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Western Digital VelociRaptor 300GB WD3000GLFS Review - Evolution

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Subject: Storage
Manufacturer: Western Digital
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Introduction and Specifications

Introduction

It might be said too often, but the fact bears repeating: your computer can only be as fast as its slowest component.  This is a sometimes hard to believe truth as you can obviously do some impressive Folding@Home computations without a great sound card but the intuitive result remains.  Without a doubt, the modern PC is held back by the fixed storage system more than another single component - hard drives are the last essential mechanical device left in the computer and the introduction of solid-state hard drives is finally making in-roads on platter-based storage systems we are all familiar with. 

The storage system has been the sore toe that forced the PC to hobble for many years.  When Western Digital first released the Raptor hard drive in 2003 with a 10,000 RPM drive and a 36GB capacity it was the performance leader by a significant margin and became the darling of the computer enthusiast.  Western Digital followed that up with the 74GB model and the Raptor 150GB and Raptor X 150GB models in early 2006.  Even at its release the 150GB Raptor X had one stigma: it's low capacity -  but it attempted to make up for it with raw speed.  We continue to recommend the Raptor X as the primary hard drive for our high-end and dream system leaderboards but always with the caveat that you would NEED at least one more storage drive.  And even WD's own Caviar SE16 750GB was gaining ground on the performance of the Raptor series.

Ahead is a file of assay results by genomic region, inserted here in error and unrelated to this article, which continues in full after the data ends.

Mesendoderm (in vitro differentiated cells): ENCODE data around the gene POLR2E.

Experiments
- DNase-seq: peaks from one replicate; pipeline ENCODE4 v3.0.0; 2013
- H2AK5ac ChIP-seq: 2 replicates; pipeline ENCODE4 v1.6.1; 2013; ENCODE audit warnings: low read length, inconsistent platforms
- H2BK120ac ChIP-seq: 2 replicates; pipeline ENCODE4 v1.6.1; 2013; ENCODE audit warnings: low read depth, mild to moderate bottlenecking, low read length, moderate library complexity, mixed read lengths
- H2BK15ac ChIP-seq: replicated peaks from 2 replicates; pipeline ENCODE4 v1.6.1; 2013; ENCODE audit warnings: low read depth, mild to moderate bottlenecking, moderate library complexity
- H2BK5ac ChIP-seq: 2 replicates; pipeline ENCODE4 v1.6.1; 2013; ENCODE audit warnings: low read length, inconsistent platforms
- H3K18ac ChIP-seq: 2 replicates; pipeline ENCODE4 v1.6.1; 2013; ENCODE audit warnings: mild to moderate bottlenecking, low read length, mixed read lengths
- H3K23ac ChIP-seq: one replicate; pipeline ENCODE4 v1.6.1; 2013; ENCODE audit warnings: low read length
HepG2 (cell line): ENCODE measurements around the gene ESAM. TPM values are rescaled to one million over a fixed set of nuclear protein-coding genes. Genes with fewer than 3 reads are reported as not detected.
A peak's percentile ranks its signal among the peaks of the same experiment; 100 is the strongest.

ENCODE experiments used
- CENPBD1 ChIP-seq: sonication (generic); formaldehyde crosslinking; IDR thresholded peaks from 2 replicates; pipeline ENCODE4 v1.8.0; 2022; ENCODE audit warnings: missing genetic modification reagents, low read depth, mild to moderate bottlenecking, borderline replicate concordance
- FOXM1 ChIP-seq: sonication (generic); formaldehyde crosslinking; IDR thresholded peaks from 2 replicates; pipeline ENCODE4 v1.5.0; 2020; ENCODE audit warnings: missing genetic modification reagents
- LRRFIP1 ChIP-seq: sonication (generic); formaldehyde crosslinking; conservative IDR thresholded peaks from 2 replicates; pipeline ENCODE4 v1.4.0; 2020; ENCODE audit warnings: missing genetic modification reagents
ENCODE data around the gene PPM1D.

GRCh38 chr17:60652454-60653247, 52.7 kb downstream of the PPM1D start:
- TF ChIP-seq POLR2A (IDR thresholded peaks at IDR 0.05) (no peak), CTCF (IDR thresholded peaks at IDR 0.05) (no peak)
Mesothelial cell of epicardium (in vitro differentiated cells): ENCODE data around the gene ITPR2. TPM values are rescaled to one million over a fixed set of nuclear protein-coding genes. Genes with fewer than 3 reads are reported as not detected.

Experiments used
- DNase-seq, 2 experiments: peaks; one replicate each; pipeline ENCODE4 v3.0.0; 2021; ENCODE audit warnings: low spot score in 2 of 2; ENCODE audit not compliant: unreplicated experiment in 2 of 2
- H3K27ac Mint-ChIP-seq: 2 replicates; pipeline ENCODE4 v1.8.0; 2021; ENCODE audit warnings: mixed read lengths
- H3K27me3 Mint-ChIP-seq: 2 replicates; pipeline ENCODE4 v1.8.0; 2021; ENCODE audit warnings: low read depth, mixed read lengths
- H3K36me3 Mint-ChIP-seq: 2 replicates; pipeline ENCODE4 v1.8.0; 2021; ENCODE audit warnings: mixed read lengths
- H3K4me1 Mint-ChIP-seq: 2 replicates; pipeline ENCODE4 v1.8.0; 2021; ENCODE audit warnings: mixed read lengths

Today's release of the Western Digital VelociRaptor is another in the series of impressive additions to WD's enthusiast high-end armament. 

Drive Specifications

The new Western Digital VelociRaptor hard drive is probably unlike any other consumer unit you have seen before.  In order to get the best mix of price, performance and reliability for the WD Raptor brand to make the jump to 300GB the team made a decision to not use the standard 3.5" hard drive design.

What you are essentially seeing in this photo is a smaller form factor hard drive mounted in a device to have it physically fit the standard 3.5" drive bays we all know and use.  But I am getting ahead of myself; let's first take a look at the raw specifications:
This table from Western Digital compares the new VelociRaptor VR150 series to the existing Raptor EL150 lineup and the list of changes is all we had hoped for.  The VelociRaptor is the first Raptor drive to use the SATA 3.0 GB/s interface and should substantially increase burst transfer rates.  The buffer cache remains the same at 16MB and of course the capacity has doubled to 300GB.  The performance numbers here (we'll have lots of our own) show noticeable gains across the board moving from the pre-existing Raptor platform while maintaining the same level of noise and heat levels as its older brother. 

The primary performance upgrade, at least listed on the table above, is the move from a SATA 1.5 GB/s interface to the new SATA 3.0 GB/s interface; a feature other WD hard drives have had for some time.  The VelociRaptor still spins at 10,000 RPM though and at first you might be wondering where all these performance increases might come from.  The answer lies in the age-old discussion of data density: since the VelociRaptor is essentially a 2.5" drive, yet is still putting 150GB on each platter, the areal density of the units is quite high.  This allows the drives to outperform larger disks, with more spaced out data, even when spinning at the same speeds. 

We'll see as we dissect the hard drive on the next page how Western Digital was able to keep the heat at the same level or better than the Raptor X even while increasing speed and shoving it all into a smaller package. 

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